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Enjoy 360-degree panoramic view of Milky Way (thank you, NASA)

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The Milky Way can be seen like never before, thanks to a stunning new 360-degree composite image. GLIMPSE360: Spitzer's Infrared Milky Way is like Google Maps for the Milky Way.

Our home family of stars can be seen overhead by anyone under fairly dark skies. But this stunning new interactive collection of photographs allow viewers to tour around the galaxy, zooming in wherever they find an area of interest.

Over two million images from the Spitzer Space Telescope were merged to create the new composite photograph. Individual images were collected over ten years by the orbiting observatory.

"If we actually printed this out, we'd need a billboard as big as the Rose Bowl Stadium to display it. Instead, we've created a digital viewer that anyone, even astronomers, can use," Robert Hurt, imaging specialist at NASA's Spitzer Space Science Center, said.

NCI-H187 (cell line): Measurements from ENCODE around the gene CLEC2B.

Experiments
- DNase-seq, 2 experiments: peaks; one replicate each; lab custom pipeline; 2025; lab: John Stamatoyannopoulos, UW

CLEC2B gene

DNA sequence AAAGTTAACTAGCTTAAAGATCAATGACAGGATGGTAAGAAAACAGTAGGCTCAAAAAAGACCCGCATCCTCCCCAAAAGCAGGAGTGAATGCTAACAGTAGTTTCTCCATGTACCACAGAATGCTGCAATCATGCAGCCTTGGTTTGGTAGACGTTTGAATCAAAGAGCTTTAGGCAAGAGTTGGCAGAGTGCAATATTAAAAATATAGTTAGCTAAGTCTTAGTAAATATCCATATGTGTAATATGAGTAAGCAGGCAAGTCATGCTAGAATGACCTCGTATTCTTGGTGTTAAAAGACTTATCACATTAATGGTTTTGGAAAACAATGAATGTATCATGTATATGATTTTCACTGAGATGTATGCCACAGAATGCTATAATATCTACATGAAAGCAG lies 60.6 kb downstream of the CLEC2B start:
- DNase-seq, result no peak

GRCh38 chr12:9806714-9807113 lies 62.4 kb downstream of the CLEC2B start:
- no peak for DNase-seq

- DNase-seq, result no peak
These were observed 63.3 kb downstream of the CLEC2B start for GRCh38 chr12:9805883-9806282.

Spitzer first launched into space in 2003, and has returned thousands of photographs in that time. Observations using the craft have shown large bubbles around massive stars, where ultraviolet light and particles streaming away from stars clear regions around the systems. Spitzer also showed our galaxy to be larger than we believed.

The craft has spent over 4,100 hours photographing the Milky Way. Many of these photographs were taken as part of the Galactic Legacy Mid-Plane Survey Extraordinaire project (GLIMPSE).

Seen from the outside, our galaxy (roughly) resembles a disk. Dust fills areas between the stars. Our own Sun lies about two-thirds of the way away from the center to the edge of the disk. As astronomers using optical telescopes look toward the center of our galaxy, this dust blocks light from stars. Spitzer gets around this problem by making observations in infrared light, which easily penetrates the dust.

"Spitzer is helping us determine where the edge of the galaxy lies. We are mapping the placement of the spiral arms and tracing the shape of the galaxy," Ed Churchwell, co-leader of the GLIMPSE team at the University of Wisconsin, said.

Microsoft's WorldWide Telescope visualization platform is used to present the images for public viewing.

NASA estimated half of all the stars in the Milky Way are included in the new 20-gigapixel composite image. Still, this represents just three percent of the total area of the sky. When we look at the Milky Way Galaxy using just our eyes, on a dark night, half the stars we could see are located within the band, creating its misty look.

The new composite photograph is available on the Spitzer Telescope Web site.

GLIMPSE360 was announced at the TEDActive 2014 Conference in Vancouver, Canada.

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